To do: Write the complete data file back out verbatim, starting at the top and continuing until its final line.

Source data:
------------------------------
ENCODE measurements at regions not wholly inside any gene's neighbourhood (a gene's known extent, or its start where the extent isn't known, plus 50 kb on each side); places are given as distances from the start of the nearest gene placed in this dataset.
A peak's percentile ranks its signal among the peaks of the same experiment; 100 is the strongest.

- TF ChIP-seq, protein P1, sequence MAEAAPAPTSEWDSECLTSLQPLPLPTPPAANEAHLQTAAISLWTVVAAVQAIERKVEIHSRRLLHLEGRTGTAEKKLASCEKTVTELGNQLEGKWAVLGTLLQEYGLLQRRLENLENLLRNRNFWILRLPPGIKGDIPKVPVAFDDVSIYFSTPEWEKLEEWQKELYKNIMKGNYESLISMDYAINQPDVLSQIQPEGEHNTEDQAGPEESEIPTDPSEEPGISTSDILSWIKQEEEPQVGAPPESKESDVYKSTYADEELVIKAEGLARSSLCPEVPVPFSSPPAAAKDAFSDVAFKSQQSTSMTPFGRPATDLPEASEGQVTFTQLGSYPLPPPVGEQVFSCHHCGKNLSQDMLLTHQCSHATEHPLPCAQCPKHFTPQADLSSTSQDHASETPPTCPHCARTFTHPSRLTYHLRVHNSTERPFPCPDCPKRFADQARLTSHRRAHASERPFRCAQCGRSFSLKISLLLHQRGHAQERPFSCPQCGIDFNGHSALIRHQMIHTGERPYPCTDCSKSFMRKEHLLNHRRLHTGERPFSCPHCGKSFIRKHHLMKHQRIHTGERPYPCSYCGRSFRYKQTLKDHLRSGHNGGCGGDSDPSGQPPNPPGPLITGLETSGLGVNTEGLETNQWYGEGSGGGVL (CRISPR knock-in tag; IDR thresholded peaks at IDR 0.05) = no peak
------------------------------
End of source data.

ENCODE measurements at regions not wholly inside any gene's neighbourhood (a gene's known extent, or its start where the extent isn't known, plus 50 kb on each side); places are given as distances from the start of the nearest gene placed in this dataset.
A peak's percentile ranks its signal among the peaks of the same experiment; 100 is the strongest.

- TF ChIP-seq, protein P1, sequence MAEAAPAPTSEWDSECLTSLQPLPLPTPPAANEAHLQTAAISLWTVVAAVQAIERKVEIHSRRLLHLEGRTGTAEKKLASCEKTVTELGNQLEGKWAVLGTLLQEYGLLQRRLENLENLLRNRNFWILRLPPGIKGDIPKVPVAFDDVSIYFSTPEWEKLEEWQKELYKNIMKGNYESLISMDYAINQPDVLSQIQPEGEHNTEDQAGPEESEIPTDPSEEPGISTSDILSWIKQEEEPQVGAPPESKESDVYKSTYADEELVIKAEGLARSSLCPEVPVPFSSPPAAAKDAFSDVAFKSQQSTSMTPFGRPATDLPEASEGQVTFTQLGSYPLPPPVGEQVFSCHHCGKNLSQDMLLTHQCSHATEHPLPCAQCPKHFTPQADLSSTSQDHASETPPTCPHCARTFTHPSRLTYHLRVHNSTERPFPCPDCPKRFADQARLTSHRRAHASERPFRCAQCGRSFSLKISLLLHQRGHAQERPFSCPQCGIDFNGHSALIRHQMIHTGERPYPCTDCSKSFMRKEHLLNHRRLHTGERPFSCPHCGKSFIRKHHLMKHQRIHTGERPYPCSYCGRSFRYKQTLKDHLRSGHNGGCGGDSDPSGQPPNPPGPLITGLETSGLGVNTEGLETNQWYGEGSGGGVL (CRISPR knock-in tag; IDR thresholded peaks at IDR 0.05) = no peak